The primary aim of this study is to assess the effectiveness of an intervention designed to improve the quality of blood cultures collected in a busy emergency department.
Blood cultures are tests that are frequently ordered by emergency doctors to detect and identify bacteria present in the blood of patients who are unwell. The test requires a sample of blood to be collected from the patient. Like many tests, the quality of the results is related to the quality of the sample collection process.
Several factors may influence the quality of sample collection and increase the chance of sample contamination. These include not collecting enough blood and poor sterility of the collection process. Contamination of blood cultures may result in the patient staying longer in hospital, being prescribed unnecessary antibiotics and increasing the costs of care.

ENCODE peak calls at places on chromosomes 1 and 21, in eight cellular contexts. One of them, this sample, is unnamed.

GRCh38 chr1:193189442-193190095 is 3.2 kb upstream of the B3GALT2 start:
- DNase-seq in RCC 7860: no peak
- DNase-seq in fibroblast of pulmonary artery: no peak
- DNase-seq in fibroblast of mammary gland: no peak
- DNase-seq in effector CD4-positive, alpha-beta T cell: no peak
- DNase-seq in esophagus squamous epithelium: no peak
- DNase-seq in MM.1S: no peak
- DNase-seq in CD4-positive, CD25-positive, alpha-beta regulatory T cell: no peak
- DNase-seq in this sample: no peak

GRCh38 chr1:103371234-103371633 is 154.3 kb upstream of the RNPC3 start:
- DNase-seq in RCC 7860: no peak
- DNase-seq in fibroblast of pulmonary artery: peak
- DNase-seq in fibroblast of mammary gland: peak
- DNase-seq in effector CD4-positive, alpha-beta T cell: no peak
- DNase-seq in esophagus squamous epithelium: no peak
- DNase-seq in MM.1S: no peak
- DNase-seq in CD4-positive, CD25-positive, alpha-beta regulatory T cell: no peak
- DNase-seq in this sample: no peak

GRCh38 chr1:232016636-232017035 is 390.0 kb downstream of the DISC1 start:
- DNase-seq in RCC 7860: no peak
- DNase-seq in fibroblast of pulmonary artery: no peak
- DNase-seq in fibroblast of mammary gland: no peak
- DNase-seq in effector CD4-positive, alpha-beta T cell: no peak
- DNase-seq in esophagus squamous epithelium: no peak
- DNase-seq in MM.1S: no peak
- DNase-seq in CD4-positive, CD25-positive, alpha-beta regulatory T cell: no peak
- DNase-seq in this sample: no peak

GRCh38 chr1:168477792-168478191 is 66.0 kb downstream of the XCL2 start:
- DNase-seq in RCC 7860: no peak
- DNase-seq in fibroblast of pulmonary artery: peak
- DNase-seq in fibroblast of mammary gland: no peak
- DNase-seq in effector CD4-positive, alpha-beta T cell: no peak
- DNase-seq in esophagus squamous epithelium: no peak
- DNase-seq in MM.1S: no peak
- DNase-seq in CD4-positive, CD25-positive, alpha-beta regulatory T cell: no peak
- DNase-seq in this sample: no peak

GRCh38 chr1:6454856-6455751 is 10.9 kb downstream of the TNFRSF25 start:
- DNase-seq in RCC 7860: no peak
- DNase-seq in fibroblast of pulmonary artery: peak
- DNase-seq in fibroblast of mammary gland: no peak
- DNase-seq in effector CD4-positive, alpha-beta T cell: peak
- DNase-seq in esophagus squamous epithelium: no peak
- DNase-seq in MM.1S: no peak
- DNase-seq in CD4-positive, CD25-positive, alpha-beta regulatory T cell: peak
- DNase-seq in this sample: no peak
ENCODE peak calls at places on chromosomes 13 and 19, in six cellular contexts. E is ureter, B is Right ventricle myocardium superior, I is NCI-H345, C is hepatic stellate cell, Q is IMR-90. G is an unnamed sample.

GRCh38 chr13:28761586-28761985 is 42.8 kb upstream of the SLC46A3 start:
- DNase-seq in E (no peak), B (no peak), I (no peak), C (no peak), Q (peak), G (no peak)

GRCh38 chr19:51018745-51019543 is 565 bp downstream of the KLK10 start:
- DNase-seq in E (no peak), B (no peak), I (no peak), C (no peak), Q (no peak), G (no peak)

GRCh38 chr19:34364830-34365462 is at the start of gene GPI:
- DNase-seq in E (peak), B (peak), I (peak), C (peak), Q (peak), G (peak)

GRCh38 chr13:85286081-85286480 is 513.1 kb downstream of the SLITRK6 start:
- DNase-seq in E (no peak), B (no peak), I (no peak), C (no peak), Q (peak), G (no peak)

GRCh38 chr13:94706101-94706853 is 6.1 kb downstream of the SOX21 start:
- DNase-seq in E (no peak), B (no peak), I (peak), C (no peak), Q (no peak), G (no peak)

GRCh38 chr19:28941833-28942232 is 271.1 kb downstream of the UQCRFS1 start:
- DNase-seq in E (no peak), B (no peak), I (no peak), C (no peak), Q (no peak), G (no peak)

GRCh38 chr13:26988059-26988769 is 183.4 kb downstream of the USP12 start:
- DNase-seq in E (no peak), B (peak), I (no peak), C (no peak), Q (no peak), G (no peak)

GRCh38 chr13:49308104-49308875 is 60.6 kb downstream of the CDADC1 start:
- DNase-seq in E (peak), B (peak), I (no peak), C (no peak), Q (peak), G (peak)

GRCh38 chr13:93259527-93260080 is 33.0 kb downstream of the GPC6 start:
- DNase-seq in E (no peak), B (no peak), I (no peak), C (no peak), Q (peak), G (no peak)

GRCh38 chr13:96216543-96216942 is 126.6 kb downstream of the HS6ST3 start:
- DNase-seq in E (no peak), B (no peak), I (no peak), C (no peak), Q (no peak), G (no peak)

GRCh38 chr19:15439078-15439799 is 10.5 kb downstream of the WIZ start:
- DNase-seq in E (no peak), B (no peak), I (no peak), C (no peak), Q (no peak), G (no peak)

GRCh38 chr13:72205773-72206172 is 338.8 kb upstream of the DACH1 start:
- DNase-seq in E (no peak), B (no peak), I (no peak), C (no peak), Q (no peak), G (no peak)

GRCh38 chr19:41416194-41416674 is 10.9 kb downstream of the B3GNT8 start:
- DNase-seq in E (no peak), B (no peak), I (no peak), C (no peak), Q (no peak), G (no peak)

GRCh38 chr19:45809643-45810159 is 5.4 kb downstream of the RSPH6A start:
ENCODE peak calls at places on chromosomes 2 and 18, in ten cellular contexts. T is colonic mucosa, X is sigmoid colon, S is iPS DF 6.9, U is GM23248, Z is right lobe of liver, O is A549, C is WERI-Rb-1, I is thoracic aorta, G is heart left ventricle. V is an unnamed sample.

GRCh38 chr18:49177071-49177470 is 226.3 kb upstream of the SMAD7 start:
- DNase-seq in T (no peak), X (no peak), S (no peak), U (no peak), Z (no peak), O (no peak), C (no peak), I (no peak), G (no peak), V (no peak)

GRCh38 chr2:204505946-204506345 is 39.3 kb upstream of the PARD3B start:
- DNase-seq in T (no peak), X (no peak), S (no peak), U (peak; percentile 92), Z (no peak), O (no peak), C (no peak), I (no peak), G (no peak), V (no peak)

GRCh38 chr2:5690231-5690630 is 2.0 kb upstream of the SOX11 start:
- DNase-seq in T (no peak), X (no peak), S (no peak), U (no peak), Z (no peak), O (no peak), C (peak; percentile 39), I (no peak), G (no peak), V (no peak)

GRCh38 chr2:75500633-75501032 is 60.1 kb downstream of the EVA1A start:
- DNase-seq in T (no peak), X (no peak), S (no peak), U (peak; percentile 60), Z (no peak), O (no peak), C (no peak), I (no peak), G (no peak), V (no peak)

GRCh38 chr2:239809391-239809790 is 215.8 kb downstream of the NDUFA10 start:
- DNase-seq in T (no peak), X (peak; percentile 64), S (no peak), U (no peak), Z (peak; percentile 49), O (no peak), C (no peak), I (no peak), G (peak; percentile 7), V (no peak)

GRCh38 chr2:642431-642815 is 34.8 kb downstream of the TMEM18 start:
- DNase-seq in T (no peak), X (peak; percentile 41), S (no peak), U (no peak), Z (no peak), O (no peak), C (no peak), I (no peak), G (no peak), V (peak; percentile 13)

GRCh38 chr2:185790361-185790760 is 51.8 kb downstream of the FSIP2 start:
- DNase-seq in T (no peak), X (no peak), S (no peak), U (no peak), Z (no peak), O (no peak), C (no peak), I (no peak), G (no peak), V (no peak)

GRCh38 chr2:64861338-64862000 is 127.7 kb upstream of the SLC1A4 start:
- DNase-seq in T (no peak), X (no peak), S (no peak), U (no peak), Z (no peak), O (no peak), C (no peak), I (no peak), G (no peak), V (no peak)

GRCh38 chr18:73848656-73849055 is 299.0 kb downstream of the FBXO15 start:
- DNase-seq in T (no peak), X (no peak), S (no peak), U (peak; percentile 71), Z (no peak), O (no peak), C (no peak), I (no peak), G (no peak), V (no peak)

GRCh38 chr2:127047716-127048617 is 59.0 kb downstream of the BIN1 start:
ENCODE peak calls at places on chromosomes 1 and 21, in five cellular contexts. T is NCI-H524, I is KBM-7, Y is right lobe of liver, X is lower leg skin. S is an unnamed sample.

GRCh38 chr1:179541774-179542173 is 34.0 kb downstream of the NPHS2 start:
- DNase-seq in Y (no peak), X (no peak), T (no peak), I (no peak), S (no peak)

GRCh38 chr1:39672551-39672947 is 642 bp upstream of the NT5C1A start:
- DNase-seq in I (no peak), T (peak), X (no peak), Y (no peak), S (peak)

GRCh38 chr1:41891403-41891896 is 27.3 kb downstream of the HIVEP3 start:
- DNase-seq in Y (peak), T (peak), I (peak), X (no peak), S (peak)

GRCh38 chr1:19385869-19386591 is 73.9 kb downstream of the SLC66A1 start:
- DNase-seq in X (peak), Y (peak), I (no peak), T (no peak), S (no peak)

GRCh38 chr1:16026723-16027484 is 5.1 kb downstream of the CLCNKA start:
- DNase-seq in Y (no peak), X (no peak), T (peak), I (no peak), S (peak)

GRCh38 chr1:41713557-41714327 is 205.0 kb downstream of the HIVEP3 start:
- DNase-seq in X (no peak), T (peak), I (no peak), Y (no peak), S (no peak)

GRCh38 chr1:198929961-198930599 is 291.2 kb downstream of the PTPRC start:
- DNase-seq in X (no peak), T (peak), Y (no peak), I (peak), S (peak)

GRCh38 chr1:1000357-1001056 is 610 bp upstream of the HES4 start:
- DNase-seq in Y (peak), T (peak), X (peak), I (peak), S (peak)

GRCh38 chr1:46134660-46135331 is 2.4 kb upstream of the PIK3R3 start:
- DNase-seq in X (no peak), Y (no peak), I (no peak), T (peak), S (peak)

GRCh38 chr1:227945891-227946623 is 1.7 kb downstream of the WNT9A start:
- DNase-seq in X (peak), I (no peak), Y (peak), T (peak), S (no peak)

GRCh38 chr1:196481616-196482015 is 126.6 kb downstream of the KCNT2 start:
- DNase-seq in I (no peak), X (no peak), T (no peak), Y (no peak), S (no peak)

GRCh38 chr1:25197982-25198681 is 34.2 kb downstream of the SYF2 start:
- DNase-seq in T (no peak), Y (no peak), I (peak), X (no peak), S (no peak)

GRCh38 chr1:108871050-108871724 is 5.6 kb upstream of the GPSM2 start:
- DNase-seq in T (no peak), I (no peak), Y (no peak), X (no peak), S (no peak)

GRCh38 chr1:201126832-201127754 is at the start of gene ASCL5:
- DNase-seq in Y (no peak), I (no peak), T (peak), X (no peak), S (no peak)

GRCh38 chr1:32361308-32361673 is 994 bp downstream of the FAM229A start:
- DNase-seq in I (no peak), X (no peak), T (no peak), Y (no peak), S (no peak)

This study will implement a rigorous intervention to reduce contamination rates in blood culture samples collected at the Emergency and Trauma Centre at the Royal Brisbane and Women’s Hospital. The intervention comprises: education to staff that collect blood cultures; the introduction of blood culture collection kits; and regular feedback of quality indicators to the clinicians that collect blood cultures.
If successful, a reduction in blood culture contamination rates and single sets of cultures should be seen, and the average volume of blood cultured should increase. These outcomes may help to reduce patient length of stay, cost of care, with positive effects in anti-microbial stewardship and patient flow.
This study has shown that a multifaceted intervention aimed at clinicians can increase the adherence to standarised blood culture collection and improve key metrics in the emergency department. The quality of the blood culture collection can significantly impact on the quality of the results obtained.